What I what (if it is doable) is the best way for as fast response as possible, with the fewest glitches.

It's not my intention to be complicated, but it usually turns out this way! This is why this project has taken 4x years, so far :)
C.
 

rjenkinsgb

Well-Known Member
Most Helpful Member
Ok, but (I'm a bit out of my depth here), but I don't think CCP will do what I want, as there are only 2x of them.

The servo pulse system incredibly simple, as it is based on discrete component electronics dating back to the 1960s. You are probably assuming it to be far more involved than it is!

In the radio control system, the transmitter sends pulses triggered by a daisy chain of timers, each controlled by a joystick pot & triggering the next when it times out, and the sequence re-started every 20mS to 50mS or so. The times between the pulses are the pulse time for each servo in the system.

The radio receiver output feeds a shift register that passes a "1" bit through, moved along by each sequential timer pulse. The time each timer in the transmitter runs for, between 1 - 2mS, sets the duration of the pulse output at that stage of the shift register, so it controls one servo from each joystick pot on the TX.

When no pulses are received for a few milliseconds, it resets and waits for a new restart pulse, to trigger the first output again.

7dc379097def217e9976476fc41c8fe3e37dba07.png


---------------

You are emulating that in software, shifting a bit along the pins on an output port.
You only need one free-running timer and one compare unit, plus a list (array) of time setting for each servo.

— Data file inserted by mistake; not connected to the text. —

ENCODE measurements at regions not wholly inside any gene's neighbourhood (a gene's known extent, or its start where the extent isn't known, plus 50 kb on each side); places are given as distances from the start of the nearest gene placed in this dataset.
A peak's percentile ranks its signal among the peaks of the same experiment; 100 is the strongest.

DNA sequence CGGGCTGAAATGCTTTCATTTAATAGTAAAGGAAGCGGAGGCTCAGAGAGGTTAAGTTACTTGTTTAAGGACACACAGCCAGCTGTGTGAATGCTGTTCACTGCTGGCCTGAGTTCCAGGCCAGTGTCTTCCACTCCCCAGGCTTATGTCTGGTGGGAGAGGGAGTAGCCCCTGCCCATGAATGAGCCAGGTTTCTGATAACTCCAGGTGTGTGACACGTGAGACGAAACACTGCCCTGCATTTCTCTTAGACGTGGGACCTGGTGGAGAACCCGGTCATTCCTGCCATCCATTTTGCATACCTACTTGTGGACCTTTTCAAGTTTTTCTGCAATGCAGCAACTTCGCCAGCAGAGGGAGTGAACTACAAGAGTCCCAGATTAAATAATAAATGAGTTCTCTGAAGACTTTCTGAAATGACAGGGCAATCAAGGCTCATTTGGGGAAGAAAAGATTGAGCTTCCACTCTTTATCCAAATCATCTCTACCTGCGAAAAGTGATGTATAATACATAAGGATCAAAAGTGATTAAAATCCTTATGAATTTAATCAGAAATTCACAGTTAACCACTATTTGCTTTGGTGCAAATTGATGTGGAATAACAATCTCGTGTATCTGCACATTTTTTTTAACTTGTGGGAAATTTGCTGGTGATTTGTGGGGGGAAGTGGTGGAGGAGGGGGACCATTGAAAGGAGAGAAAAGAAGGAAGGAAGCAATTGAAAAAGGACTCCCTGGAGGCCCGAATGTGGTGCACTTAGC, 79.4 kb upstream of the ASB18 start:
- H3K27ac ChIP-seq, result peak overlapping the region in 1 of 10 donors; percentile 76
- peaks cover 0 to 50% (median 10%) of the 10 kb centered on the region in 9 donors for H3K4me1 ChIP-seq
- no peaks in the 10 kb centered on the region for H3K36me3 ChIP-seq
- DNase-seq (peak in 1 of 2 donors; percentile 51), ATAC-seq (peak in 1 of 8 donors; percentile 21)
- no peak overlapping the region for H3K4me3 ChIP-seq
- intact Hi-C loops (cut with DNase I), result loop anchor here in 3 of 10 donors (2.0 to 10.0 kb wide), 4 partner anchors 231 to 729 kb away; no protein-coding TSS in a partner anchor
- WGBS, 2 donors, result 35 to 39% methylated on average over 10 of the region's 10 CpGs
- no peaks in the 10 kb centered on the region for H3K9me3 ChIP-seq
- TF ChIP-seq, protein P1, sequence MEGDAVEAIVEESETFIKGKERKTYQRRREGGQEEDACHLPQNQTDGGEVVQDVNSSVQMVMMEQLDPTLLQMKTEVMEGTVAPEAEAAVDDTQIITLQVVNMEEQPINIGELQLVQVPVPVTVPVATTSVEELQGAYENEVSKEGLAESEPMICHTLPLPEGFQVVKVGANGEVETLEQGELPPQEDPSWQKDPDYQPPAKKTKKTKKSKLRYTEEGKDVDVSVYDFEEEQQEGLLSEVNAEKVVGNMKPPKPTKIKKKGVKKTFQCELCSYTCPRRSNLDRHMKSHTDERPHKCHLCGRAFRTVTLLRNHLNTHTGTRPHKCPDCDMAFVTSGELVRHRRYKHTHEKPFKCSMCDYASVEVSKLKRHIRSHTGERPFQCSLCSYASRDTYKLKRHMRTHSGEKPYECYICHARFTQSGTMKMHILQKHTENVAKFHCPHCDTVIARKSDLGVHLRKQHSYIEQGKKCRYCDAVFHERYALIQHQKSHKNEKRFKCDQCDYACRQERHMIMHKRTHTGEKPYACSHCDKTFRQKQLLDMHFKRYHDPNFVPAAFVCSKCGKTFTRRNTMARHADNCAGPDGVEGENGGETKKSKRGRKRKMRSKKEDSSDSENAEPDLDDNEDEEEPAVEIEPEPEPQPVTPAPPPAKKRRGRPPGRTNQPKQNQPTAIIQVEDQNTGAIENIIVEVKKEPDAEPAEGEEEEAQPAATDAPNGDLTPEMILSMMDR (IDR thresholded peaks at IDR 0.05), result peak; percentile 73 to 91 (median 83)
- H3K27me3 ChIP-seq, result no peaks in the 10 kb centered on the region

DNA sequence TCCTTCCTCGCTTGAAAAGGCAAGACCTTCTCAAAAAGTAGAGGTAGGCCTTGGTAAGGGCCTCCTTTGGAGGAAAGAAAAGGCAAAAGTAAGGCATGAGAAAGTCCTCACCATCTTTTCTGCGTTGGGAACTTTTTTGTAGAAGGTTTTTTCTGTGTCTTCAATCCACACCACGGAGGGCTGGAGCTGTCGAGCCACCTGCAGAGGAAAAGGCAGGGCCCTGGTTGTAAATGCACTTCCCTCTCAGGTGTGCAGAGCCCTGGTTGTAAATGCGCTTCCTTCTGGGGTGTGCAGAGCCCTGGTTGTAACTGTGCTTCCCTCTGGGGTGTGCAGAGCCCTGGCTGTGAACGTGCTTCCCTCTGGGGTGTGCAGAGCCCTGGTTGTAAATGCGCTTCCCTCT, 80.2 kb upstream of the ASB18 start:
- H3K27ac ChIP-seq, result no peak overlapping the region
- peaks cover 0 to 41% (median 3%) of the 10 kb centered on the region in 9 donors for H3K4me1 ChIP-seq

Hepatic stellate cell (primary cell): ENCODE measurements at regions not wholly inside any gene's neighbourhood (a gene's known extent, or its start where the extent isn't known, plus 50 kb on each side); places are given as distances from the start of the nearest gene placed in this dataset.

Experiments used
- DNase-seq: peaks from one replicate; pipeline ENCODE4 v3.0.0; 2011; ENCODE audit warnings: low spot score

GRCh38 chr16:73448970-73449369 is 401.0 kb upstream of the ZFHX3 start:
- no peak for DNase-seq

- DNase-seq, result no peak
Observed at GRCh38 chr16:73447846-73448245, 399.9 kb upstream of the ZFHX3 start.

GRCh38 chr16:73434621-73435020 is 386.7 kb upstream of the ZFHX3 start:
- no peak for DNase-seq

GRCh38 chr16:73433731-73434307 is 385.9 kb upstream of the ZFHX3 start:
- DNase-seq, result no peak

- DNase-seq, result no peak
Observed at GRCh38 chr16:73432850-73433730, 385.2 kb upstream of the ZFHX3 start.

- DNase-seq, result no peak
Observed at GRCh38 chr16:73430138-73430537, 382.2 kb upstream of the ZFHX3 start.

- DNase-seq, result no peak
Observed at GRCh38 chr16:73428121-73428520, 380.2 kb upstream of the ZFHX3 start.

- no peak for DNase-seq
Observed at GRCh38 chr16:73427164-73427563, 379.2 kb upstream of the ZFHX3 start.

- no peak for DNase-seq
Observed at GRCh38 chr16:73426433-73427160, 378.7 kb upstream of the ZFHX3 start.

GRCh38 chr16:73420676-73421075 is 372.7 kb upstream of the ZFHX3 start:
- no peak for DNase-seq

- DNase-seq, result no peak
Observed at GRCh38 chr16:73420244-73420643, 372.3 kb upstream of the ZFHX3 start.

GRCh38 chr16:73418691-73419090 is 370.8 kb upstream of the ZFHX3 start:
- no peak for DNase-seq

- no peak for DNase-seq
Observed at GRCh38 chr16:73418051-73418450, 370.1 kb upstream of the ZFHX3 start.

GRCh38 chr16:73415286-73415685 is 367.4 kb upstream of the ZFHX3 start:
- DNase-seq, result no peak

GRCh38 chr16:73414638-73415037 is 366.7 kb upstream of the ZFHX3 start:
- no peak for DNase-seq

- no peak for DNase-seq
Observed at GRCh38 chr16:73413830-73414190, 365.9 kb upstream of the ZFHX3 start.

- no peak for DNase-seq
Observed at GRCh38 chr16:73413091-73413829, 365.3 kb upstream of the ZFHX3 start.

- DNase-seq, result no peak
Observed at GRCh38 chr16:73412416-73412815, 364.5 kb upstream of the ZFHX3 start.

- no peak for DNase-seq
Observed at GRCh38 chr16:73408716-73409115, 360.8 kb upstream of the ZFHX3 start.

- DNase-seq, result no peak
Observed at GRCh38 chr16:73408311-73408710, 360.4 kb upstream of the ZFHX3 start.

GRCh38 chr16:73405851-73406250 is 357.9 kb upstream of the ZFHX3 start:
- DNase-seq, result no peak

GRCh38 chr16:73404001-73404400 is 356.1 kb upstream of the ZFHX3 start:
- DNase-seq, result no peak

The spikes are equivalent are the sequence restart and then at compare match, where you shift the bit along the outputs and update the compare..

Just shift the bit through the port and add the duration of the required pulse for the appropriate servo, that the "1" is lined up with, to the counter present value and put that in the compare register each time a new compare happens.

That gives you up to eight independently-controlled times from a very simple loop sequence.

(You can also use an external shift register IC, just with two PIC pins to drive the data and clock inputs.).
 
Last edited:

camerart

Active Member
The servo pulse system incredibly simple, as it is based on discrete component electronics dating back to the 1960s. You are probably assuming it to be far more involved than it is!

In the radio control system, the transmitter sends pulses triggered by a daisy chain of timers, each controlled by a joystick pot & triggering the next when it times out, and the sequence re-started every 20mS to 50mS or so. The times between the pulses are the pulse time for each servo in the system.

The radio receiver output feeds a shift register that passes a "1" bit through, moved along by each sequential timer pulse. The time each timer in the transmitter runs for, between 1 - 2mS, sets the duration of the pulse output at that stage of the shift register, so it controls one servo from each joystick pot on the TX.

When no pulses are received for a few milliseconds, it resets and waits for a new restart pulse, to trigger the first output again.

7dc379097def217e9976476fc41c8fe3e37dba07.png


---------------

You are emulating that in software, shifting a bit along the pins on an output port.